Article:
If You plan to build an extension, at the top of your list is probably the desire for more light and therefore lots of windows. So what can you do if you want to introduce as much glass as possible into your design?
First off, know that a fully-fledged glazed extension is referred to as a conservatory,
meaning everything is made of glass, including the roof. A sunroom, meanwhile, has a solid roof and this is probably what you will end up building due to energy efficient requirements in the Building Regulations (solid roofs and walls are much better at providing insulation and achieving the required u-values than panes of glass). See our Winter 2012 issue for more on Building Regulations and glass box extensions, available on www.selfbuild.ie.
The verandah is an optional extra. popular in the last century, this semi-sheltered space can be
used to relax in when the sun is shining but the air temperature is cold or it’s windy. The
overhang can also act as a shade to keep the room behind from overheating, blocking the high
summer sun when the solar gain is not needed and conversely in the winter when the sun is at a
lower angle, allowing the solar gain to heat the room when it is most useful. Shading can be provided by other forms of solid construction, e.g. ‘brise soleil’ (see Symphony of Light article on page 104), or by retractable alternatives (canopies), which sometimes have the disadvantage of appearing like an after-thought. note that shading works best on south facing windows; those facing east or west will not benefit as much from it as the sun is shining at a lower angle from these directions.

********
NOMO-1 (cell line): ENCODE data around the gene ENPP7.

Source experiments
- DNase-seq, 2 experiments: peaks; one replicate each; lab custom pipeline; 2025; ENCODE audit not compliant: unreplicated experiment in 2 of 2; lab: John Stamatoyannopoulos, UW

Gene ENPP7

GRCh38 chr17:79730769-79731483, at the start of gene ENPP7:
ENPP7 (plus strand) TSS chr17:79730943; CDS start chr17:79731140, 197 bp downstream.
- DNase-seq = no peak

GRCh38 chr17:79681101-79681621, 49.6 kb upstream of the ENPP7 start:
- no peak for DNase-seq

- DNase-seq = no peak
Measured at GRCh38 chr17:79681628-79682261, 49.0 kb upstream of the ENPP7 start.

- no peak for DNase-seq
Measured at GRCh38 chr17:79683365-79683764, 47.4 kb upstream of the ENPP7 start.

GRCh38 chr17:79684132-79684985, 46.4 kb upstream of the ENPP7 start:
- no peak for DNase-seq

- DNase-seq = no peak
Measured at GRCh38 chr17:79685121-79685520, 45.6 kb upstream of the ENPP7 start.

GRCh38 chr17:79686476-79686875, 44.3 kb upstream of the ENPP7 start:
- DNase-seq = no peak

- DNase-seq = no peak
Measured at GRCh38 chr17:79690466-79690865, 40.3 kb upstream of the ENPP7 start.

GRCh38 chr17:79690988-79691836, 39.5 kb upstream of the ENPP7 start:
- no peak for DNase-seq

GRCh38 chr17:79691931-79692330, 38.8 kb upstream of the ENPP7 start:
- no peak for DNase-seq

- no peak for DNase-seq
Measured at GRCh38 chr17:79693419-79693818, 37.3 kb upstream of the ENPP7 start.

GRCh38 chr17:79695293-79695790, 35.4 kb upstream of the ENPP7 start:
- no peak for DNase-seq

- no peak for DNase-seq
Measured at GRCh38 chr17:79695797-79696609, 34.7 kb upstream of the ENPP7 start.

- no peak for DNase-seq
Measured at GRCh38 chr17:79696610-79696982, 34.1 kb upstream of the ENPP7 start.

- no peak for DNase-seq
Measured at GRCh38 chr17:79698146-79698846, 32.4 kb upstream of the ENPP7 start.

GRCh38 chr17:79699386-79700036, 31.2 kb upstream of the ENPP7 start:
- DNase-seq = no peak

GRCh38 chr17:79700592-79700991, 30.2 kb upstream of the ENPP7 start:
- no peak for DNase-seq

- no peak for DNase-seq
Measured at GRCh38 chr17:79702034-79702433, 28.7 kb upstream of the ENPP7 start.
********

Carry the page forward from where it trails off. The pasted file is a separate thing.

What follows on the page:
Another solution to overheating is the use of blinds to block glare and the transference of heat
into the building. There are now highly sophisticated systems on the market which may
be automatically controlled; the blinds can also be housed within the window frames, making
them wind, weather and dirt-proof. They also have the advantage of giving instant privacy to a
room and where the design look is minimalist, they provide a very attractive alternative to
traditional blinds or curtains. If your extension windows are south facing and of ‘passive house‘ standard (triple glazed, thermally broken frame, u-value of unit 0.8 W.m2K or better) then the net heat gain for the window throughout the year is a positive one. put another way, the window is acting as a large radiator when calculating energy loss throughout the year. (See Systems and Services on next page). These high quality windows also have the advantage of not causing draughts within the room (airtight construction) and the ‘cold sheeting’ effect is minimised, that is, when the temperature outside falls to -10°C, the surface temperature of a high quality triple glazed window will be able to be maintained at 17°C as opposed to 12°C with a double glazed unit.
The cost of triple glazing is now roughly just 10% more expensive than double glazed and is rapidly becoming the most popular option. Just remember to compare windows on the basis of the u-value of the entire unit (and other technical details such as the G-value) rather than base your decision on the number of panes – a high spec double glazed unit could theoretically perform as well as a low spec triple glazed unit, or near to it. note that with a large amount of glazing comes structural considerations – windows are heavy and require support, especially when triple glazed. A wall of glass will require the use of steel lintels, for instance.